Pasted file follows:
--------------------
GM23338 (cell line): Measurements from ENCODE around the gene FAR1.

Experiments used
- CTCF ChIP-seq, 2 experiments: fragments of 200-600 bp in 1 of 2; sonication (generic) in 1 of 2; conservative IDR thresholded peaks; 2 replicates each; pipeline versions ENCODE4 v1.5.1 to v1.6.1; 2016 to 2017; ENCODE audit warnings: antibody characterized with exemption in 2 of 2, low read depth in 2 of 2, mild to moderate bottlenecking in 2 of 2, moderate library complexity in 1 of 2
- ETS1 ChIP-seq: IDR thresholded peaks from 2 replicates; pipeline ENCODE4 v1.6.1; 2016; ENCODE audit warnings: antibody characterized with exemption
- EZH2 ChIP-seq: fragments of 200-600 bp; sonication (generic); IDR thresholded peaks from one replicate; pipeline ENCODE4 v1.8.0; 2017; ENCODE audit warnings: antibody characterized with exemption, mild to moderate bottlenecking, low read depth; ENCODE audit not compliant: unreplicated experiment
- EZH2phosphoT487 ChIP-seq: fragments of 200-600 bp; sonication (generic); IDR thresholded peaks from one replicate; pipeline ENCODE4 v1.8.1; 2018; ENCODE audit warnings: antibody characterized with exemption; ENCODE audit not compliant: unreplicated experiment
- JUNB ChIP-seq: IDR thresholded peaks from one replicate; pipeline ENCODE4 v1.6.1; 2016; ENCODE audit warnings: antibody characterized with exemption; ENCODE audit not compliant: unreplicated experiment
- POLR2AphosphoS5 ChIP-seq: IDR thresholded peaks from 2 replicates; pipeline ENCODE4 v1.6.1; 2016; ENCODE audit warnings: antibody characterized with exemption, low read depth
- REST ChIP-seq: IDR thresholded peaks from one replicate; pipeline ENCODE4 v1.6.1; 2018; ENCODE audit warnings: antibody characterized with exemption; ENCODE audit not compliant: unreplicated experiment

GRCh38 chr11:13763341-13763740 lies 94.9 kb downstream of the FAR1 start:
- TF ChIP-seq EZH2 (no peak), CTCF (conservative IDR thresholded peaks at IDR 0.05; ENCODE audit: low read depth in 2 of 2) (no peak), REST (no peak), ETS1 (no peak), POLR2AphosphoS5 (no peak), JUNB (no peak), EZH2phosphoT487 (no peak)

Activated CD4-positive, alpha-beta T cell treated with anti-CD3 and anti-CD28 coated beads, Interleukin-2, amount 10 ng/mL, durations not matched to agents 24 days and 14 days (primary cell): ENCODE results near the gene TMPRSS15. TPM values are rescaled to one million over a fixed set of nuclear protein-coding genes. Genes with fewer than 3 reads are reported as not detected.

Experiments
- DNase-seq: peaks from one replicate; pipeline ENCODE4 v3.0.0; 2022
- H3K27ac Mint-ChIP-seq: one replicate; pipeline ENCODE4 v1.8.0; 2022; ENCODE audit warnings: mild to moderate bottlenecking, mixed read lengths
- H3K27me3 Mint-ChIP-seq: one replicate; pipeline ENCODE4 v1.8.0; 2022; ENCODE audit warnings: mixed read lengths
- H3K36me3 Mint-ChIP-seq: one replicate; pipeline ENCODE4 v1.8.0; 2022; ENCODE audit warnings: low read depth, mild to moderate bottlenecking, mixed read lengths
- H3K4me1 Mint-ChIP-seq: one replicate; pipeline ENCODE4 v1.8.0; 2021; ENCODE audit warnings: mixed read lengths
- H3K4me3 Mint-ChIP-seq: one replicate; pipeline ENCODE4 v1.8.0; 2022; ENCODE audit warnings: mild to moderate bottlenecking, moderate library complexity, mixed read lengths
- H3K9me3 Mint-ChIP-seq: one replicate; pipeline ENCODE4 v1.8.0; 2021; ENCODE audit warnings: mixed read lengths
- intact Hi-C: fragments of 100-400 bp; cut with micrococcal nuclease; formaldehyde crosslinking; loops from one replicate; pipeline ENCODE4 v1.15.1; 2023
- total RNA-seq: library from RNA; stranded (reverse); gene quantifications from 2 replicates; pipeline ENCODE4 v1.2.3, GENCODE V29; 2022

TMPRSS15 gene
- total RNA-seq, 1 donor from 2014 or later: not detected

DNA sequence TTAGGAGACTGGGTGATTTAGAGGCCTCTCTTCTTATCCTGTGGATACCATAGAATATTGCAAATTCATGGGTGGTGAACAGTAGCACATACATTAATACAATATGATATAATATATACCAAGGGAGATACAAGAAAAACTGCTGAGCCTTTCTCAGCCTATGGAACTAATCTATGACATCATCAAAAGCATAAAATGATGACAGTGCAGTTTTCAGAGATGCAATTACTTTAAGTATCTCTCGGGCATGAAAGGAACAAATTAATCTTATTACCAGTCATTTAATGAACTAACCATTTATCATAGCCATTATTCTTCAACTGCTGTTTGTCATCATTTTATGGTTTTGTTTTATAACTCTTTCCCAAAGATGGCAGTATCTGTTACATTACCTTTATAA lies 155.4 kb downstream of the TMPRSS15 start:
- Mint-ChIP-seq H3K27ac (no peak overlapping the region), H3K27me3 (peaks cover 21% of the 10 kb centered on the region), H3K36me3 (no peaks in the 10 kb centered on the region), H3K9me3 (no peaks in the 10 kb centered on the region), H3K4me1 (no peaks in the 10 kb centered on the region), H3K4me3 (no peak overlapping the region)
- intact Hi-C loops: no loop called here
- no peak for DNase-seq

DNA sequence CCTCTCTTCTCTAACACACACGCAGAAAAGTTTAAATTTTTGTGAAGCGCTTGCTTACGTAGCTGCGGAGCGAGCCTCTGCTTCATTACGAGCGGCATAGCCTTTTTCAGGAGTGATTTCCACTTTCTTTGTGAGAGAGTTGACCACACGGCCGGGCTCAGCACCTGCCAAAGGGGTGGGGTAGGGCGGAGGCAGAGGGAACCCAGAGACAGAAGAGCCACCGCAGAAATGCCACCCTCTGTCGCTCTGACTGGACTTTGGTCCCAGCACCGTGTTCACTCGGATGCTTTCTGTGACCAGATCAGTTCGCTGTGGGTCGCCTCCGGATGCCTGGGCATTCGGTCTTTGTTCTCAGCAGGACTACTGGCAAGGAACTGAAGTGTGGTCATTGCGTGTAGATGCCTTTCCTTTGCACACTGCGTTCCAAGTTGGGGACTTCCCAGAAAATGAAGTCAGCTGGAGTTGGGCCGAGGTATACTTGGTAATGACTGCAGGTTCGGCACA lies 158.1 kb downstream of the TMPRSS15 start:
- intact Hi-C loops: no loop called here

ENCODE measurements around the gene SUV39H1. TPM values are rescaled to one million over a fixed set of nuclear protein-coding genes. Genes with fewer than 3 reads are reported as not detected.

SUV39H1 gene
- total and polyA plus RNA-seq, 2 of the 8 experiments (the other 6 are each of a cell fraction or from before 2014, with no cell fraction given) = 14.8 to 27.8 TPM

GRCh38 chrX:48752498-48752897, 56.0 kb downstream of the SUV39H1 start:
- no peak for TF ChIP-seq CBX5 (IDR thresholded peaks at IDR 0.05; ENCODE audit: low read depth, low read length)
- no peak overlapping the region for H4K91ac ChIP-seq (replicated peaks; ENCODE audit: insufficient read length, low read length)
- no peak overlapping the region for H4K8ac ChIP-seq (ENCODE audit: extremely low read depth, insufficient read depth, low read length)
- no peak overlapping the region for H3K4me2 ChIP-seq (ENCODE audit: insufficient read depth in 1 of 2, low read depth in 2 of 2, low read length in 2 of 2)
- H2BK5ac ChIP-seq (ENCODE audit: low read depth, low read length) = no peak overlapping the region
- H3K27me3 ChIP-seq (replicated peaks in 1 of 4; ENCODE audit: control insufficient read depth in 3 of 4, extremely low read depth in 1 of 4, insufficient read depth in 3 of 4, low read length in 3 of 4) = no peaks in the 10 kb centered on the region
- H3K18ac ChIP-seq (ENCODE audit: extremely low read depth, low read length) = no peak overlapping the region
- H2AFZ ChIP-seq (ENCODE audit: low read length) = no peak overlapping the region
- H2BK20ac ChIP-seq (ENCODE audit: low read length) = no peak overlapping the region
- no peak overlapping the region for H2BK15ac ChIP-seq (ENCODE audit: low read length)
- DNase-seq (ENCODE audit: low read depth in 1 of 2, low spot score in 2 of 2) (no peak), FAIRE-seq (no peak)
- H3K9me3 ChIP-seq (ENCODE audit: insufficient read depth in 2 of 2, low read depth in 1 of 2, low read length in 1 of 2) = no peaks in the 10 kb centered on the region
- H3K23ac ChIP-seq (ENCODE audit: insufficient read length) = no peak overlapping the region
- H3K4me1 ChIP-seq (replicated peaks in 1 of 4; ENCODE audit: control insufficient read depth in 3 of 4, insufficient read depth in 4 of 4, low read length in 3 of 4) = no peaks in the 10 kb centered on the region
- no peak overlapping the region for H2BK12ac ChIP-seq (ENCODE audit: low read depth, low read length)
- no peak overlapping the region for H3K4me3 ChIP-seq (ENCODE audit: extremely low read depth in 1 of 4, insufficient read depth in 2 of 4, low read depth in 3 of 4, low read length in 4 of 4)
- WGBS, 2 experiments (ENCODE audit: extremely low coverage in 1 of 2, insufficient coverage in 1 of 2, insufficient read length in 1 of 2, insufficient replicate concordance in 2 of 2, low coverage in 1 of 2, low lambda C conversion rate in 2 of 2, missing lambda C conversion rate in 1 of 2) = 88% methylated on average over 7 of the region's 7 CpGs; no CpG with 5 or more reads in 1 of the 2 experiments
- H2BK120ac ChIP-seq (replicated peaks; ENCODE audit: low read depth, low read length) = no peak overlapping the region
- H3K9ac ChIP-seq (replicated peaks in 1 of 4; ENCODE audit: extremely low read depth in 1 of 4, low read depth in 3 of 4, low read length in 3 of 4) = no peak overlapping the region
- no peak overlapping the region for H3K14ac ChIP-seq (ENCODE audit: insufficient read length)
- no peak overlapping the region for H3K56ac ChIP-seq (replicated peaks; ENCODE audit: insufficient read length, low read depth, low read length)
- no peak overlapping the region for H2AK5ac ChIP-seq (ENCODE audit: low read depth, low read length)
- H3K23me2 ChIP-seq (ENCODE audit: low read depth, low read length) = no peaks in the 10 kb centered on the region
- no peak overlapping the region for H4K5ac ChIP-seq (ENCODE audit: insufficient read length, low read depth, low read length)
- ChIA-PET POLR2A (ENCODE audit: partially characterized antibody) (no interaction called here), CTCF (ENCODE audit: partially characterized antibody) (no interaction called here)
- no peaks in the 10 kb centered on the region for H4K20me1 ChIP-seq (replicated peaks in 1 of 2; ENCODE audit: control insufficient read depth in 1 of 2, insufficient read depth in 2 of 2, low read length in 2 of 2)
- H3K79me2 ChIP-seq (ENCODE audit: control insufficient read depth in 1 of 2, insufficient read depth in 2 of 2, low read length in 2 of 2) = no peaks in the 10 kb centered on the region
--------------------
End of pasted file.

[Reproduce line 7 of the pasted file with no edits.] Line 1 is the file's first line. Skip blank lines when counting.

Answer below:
- JUNB ChIP-seq: IDR thresholded peaks from one replicate; pipeline ENCODE4 v1.6.1; 2016; ENCODE audit warnings: antibody characterized with exemption; ENCODE audit not compliant: unreplicated experiment